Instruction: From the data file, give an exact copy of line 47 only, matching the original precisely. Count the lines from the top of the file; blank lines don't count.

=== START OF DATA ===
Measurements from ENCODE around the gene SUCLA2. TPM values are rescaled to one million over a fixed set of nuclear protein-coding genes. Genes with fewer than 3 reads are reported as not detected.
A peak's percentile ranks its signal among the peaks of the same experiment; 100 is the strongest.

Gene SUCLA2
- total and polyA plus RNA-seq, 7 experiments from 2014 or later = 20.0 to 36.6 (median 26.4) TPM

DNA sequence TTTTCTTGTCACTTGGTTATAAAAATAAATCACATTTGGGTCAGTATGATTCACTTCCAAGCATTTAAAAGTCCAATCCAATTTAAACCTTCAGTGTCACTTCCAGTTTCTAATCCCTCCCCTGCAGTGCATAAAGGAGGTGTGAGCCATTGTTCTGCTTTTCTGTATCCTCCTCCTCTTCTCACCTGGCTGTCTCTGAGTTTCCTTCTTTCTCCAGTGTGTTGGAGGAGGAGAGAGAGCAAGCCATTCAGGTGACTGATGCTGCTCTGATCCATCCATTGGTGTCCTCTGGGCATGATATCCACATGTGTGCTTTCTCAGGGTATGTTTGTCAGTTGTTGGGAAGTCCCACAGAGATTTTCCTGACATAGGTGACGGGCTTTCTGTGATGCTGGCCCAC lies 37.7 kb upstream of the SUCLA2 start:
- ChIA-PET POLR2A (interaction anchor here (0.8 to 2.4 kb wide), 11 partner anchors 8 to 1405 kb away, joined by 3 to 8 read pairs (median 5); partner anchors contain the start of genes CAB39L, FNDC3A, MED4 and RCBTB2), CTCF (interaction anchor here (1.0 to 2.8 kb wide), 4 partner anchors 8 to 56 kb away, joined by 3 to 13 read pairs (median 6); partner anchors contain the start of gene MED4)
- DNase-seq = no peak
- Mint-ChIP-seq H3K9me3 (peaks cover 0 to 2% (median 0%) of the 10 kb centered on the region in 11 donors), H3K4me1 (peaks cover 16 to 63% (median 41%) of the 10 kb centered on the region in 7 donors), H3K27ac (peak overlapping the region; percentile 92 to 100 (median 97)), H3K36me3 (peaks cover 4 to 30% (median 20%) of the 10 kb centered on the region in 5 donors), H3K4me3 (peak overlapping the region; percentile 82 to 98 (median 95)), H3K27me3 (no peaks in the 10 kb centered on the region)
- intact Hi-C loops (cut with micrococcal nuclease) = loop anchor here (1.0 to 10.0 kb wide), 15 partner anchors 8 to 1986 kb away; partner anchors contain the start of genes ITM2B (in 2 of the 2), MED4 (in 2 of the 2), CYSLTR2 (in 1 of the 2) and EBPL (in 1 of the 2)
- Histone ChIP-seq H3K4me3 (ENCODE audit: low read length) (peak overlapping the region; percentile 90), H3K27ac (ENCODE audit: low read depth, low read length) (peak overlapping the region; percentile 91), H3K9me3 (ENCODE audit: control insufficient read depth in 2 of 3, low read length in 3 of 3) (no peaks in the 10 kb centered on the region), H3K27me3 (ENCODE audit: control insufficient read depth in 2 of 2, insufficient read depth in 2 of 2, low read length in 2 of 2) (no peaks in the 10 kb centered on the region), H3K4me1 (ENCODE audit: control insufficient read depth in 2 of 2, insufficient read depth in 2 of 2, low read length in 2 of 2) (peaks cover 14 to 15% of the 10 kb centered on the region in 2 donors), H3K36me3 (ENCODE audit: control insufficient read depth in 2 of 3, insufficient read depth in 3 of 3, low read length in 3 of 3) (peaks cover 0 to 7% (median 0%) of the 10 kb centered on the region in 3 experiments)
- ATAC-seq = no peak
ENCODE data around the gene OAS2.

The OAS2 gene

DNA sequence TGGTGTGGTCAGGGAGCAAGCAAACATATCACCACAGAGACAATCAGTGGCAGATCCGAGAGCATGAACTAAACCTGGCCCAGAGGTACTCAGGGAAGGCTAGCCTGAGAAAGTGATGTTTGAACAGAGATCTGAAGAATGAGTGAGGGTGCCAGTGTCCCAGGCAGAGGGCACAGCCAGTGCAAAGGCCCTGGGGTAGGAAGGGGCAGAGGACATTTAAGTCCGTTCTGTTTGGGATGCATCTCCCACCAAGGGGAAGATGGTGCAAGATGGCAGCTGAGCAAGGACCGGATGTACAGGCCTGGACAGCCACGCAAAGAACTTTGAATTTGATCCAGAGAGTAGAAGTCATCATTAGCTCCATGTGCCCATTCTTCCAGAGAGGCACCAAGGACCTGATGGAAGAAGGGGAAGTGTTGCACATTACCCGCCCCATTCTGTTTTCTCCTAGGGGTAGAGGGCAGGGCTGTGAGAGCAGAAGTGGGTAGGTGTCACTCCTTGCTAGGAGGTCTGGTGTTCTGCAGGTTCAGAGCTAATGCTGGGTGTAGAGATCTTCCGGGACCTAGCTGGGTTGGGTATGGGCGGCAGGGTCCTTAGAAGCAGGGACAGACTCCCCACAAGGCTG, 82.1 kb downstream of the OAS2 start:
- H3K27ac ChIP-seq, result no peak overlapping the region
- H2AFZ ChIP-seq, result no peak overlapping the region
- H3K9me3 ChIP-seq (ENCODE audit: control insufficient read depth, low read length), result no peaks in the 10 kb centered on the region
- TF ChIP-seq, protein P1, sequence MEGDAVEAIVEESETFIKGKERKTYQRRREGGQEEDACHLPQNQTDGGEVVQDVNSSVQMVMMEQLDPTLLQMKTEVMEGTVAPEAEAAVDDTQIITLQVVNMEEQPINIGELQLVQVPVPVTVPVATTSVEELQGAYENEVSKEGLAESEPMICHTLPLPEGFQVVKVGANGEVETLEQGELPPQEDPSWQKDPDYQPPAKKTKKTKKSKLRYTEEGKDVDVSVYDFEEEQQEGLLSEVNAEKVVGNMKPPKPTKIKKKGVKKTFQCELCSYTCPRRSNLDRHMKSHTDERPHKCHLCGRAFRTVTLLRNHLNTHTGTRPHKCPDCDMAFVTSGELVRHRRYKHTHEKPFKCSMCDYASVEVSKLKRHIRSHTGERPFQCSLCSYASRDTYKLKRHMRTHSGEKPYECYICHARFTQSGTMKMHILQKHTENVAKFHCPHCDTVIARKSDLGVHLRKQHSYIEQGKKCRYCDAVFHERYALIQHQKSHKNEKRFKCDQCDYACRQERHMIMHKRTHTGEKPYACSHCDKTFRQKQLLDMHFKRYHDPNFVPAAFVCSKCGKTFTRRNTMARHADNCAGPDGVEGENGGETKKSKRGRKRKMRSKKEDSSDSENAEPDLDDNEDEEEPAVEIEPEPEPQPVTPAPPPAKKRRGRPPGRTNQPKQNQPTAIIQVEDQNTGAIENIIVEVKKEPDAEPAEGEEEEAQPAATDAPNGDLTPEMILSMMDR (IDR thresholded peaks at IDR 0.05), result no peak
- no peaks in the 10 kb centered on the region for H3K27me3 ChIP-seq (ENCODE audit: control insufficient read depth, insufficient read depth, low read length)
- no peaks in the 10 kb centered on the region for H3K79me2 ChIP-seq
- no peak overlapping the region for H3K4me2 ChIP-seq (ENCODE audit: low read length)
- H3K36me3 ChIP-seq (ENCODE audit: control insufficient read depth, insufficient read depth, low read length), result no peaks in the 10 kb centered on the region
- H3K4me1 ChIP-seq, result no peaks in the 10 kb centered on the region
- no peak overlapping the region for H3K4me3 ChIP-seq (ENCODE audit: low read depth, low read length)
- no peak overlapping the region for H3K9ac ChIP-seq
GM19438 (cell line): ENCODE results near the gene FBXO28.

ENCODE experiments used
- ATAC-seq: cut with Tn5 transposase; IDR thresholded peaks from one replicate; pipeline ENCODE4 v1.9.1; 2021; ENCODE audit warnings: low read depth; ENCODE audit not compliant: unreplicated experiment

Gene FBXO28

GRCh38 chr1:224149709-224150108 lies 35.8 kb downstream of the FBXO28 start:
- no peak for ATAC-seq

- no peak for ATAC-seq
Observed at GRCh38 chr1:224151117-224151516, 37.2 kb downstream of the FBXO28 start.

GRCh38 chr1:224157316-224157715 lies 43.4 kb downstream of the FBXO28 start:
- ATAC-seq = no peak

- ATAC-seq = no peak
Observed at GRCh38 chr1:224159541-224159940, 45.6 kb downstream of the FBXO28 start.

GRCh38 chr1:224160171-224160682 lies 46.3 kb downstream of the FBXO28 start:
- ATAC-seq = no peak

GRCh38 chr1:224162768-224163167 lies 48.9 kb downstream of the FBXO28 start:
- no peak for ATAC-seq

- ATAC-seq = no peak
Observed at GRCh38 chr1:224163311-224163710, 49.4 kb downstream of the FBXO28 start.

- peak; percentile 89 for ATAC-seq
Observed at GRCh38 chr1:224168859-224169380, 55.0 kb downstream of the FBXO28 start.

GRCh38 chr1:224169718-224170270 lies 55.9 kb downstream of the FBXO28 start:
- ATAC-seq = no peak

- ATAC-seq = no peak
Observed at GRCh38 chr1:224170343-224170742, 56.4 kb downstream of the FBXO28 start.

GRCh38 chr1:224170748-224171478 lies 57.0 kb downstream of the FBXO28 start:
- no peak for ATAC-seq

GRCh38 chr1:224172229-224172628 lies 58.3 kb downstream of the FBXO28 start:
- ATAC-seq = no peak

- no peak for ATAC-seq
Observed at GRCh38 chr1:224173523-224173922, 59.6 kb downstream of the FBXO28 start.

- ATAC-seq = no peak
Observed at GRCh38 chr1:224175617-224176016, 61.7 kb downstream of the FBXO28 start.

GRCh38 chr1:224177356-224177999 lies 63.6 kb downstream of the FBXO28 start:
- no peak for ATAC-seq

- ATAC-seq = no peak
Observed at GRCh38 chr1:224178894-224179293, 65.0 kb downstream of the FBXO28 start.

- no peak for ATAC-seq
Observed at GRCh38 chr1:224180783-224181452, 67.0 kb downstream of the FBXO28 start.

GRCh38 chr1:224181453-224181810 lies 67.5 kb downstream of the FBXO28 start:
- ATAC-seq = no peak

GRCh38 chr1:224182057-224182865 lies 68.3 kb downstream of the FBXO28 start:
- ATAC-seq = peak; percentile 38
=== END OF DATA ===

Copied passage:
- ATAC-seq = no peak